Ukraine begins unilateral ceasefire as Russia redeploys troops to border

Following weeks of fighting, new Ukrainian President Petro Poroshenko instigated a week-long, unilateral ceasefire on Friday, although he was quick to note that while forces would not take offensive action against pro-Russian militants, they would still defend themselves against any attacks. During the week, separatists have a chance to turn in weapons, although the Donetsk People's Republic gave no sign of relenting as the ceasefire began. Meanwhile, U.S. officials said that Russia had sent tanks and heavy artillery back across the border on Friday, although Moscow claimed it was merely bolstering troops on its side of a border steeped in fighting. [The Washington Post]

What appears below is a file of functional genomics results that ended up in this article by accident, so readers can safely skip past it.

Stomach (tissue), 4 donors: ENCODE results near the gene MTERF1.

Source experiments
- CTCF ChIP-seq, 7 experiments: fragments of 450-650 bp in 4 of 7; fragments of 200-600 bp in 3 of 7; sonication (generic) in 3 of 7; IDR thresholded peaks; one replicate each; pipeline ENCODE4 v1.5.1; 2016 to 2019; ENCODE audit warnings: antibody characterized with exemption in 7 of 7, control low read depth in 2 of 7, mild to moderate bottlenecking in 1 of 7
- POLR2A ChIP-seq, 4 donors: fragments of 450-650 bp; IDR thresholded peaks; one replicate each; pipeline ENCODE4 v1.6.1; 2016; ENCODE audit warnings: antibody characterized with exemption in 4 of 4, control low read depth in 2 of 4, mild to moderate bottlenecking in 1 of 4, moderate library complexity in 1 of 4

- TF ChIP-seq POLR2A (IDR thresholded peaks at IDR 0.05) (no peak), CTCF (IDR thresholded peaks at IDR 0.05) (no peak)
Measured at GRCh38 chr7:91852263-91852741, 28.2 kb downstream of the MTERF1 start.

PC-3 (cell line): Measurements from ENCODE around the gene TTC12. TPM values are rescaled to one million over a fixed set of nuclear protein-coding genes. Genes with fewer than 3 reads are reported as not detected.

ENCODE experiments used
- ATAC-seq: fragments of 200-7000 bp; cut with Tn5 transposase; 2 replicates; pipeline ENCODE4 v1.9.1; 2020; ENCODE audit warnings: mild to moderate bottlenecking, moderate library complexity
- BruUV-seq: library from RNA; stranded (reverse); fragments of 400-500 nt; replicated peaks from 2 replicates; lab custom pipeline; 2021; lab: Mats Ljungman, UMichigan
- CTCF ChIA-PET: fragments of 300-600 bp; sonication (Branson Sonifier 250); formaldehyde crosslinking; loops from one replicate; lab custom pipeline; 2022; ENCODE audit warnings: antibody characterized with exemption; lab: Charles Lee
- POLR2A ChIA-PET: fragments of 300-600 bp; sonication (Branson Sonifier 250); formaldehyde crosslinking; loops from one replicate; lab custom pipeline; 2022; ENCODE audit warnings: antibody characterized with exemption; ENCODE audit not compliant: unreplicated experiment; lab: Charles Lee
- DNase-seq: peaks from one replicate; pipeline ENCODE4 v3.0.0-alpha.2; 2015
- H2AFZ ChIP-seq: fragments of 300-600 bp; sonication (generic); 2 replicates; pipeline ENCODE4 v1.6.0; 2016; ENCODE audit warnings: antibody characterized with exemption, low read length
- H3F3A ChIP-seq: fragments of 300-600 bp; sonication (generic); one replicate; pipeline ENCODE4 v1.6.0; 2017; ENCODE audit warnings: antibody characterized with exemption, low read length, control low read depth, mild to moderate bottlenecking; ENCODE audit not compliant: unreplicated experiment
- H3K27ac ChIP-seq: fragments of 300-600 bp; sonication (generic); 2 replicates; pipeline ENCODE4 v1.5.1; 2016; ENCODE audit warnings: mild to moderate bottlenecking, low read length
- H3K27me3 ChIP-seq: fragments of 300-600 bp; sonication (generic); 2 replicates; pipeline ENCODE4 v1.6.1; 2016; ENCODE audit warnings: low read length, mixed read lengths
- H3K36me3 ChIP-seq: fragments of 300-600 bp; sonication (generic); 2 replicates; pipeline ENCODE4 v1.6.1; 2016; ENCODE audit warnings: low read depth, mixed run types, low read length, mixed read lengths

U.N.: Number of displaced people reaches more than 50 million

For the first time since World War II, more than 50 million people are living under forced displacement, according to the United Nations High Commissioner for Refugees. At least 51.2 million people, roughly the equivalent of the entire population of Spain, are currently seeking refuge or asylum, and at least half of that number are children. And with renewed violence in Iraq, the U.N, says the number may increase this year. "We are seeing here the immense costs of not ending wars," Antonio Guterres, U.N. High Commissioner for Refugees says. "Peace is today dangerously in deficit." [NPR]


Iran, six powers remain in stalemate after nuclear settlement talks